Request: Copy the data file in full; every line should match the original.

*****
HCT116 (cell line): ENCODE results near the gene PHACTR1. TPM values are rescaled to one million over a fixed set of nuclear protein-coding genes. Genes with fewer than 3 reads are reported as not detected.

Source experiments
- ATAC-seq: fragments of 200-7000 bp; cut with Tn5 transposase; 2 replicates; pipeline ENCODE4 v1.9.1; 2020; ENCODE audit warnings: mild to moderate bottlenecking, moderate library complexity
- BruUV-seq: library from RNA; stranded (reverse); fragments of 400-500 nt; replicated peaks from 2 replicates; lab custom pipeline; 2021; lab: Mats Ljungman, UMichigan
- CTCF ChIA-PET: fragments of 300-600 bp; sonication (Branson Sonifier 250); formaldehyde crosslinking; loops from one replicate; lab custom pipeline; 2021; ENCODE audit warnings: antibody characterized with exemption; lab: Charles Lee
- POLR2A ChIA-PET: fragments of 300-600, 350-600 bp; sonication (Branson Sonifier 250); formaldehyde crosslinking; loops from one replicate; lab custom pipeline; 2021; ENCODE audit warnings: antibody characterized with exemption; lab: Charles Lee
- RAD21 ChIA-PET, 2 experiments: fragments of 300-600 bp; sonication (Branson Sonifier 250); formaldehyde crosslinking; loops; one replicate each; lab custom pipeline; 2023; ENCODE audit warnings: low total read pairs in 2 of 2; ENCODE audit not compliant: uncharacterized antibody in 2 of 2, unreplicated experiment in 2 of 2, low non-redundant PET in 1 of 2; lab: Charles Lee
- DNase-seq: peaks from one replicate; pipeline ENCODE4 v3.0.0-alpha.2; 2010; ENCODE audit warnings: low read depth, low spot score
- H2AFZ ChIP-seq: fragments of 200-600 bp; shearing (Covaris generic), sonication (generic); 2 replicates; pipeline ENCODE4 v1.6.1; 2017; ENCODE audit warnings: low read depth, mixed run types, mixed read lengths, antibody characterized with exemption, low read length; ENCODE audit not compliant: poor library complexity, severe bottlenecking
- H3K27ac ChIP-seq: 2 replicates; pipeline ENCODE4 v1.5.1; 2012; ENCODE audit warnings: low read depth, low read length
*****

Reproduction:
HCT116 (cell line): ENCODE results near the gene PHACTR1. TPM values are rescaled to one million over a fixed set of nuclear protein-coding genes. Genes with fewer than 3 reads are reported as not detected.

Source experiments
- ATAC-seq: fragments of 200-7000 bp; cut with Tn5 transposase; 2 replicates; pipeline ENCODE4 v1.9.1; 2020; ENCODE audit warnings: mild to moderate bottlenecking, moderate library complexity
- BruUV-seq: library from RNA; stranded (reverse); fragments of 400-500 nt; replicated peaks from 2 replicates; lab custom pipeline; 2021; lab: Mats Ljungman, UMichigan
- CTCF ChIA-PET: fragments of 300-600 bp; sonication (Branson Sonifier 250); formaldehyde crosslinking; loops from one replicate; lab custom pipeline; 2021; ENCODE audit warnings: antibody characterized with exemption; lab: Charles Lee
- POLR2A ChIA-PET: fragments of 300-600, 350-600 bp; sonication (Branson Sonifier 250); formaldehyde crosslinking; loops from one replicate; lab custom pipeline; 2021; ENCODE audit warnings: antibody characterized with exemption; lab: Charles Lee
- RAD21 ChIA-PET, 2 experiments: fragments of 300-600 bp; sonication (Branson Sonifier 250); formaldehyde crosslinking; loops; one replicate each; lab custom pipeline; 2023; ENCODE audit warnings: low total read pairs in 2 of 2; ENCODE audit not compliant: uncharacterized antibody in 2 of 2, unreplicated experiment in 2 of 2, low non-redundant PET in 1 of 2; lab: Charles Lee
- DNase-seq: peaks from one replicate; pipeline ENCODE4 v3.0.0-alpha.2; 2010; ENCODE audit warnings: low read depth, low spot score
- H2AFZ ChIP-seq: fragments of 200-600 bp; shearing (Covaris generic), sonication (generic); 2 replicates; pipeline ENCODE4 v1.6.1; 2017; ENCODE audit warnings: low read depth, mixed run types, mixed read lengths, antibody characterized with exemption, low read length; ENCODE audit not compliant: poor library complexity, severe bottlenecking
- H3K27ac ChIP-seq: 2 replicates; pipeline ENCODE4 v1.5.1; 2012; ENCODE audit warnings: low read depth, low read length